In Nigeria, when we start talking about such large amounts of money moving around, politics and corruption invariably come up. BOI is owned by the federal government through the Ministry of Finance and Central Bank of Nigeria with each holding ownership shares of 59.54 and 40.36 percent respectively, leaving private investors with 0.1 percent. Consequently, the bank’s reputation is very closely linked with that of the government. Last year alone, it faced two probes: the first by the House of Representatives over its disbursement of the ₦300 billion Power and Airline Intervention Fund (PAIF) and then by the Financial Reporting Council (FRC) over discrepancies and misleading information in its released accounts.
When the Jonathan administration launched DBN, little was said about the new DFI’s ownership structure other than general claims that it would be “private sector driven”. One potential shareholder is the European Investment Bank (EIB), which has pledged $20 million in equity. A different ownership structure for DBN with more private investors may help it run a tighter ship and avoid controversy. Given President Buhari's anti-corruption reputation, the bank may benefit from greater scrutiny. The Buhari administration will have a say in the leadership of DBN, and if it makes sound choices, it may lend Nigerian entrepreneurs more confidence in the transparency of the institution’s loan disbursement processes.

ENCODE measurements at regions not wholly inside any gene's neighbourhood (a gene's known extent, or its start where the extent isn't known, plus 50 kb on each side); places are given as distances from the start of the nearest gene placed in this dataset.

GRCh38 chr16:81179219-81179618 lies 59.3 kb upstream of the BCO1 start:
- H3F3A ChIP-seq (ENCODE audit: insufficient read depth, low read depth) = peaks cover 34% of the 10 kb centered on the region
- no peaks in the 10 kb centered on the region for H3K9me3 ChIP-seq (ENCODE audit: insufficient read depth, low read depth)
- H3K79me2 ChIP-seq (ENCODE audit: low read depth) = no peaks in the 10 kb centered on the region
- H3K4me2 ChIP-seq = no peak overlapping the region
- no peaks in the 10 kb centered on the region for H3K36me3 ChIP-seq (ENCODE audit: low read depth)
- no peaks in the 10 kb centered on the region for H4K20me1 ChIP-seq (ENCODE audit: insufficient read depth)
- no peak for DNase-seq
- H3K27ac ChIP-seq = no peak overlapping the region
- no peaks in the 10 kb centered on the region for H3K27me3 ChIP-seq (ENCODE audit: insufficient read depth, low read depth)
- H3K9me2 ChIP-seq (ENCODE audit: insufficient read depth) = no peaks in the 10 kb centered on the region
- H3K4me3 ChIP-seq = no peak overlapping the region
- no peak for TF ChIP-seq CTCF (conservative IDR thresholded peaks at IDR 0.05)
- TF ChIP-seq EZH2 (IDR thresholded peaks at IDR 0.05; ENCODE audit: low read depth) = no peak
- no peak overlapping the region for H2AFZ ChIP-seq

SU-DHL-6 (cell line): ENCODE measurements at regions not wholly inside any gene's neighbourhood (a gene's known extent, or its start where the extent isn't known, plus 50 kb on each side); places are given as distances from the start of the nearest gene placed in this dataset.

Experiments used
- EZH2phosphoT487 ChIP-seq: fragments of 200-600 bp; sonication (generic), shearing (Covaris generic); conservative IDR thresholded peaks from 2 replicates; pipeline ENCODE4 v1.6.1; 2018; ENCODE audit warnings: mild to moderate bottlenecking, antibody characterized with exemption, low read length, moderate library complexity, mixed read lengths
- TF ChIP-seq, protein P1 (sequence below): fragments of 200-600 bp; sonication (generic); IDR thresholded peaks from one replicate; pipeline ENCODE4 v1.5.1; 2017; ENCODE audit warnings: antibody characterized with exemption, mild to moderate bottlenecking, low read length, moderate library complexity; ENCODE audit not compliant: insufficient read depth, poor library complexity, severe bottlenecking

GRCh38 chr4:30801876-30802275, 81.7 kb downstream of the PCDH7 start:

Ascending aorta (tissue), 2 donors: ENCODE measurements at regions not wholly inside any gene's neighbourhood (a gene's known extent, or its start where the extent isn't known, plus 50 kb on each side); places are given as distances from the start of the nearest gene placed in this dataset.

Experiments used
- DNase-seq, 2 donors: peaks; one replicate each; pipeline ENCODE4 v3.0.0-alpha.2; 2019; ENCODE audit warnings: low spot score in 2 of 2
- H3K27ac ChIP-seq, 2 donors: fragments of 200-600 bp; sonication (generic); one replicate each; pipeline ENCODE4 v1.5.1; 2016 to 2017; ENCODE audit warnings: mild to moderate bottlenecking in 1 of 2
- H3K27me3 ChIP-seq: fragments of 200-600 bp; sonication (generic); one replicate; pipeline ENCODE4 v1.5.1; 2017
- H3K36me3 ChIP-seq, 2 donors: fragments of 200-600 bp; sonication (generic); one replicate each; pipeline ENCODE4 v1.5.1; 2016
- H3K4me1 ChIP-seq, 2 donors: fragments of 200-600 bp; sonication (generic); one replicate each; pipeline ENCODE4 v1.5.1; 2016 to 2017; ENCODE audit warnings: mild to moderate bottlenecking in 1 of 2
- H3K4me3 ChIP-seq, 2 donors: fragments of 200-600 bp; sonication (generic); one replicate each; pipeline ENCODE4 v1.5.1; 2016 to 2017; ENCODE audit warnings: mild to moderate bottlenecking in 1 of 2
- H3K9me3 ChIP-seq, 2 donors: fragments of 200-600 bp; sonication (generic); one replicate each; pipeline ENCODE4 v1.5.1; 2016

The Bigger Picture
DBN may turn out to be the answer to the MSME sector’s prayers, or it could fade into obscurity as a pet project of a past administration. Going forward, the bank’s leadership will have to move beyond loan disbursement targets; it cannot measure its success only by how many businesses it is able to lend money to. Rather, there needs to be greater emphasis on understanding the nature of its customer’s businesses and providing a full spectrum of services that will translate these loans into expansion, increased productivity, and a greater capacity to repay debt.
At this juncture, it is necessary to point out that financing development can only go so far. We need to remember why private sector interest rates are high in the first place. One glaring truth is that interest rates are responding to the high levels of insecurity, rent-seeking, bureaucratic inefficiencies, and poor enforcement of contracts by a weak judiciary, which make long-term investments in Nigeria very risky. DBN may help to alleviate the problem of access to finance but these underlying institutional deficiencies will always impose a limit on the level of industrialisation obtainable in this economy.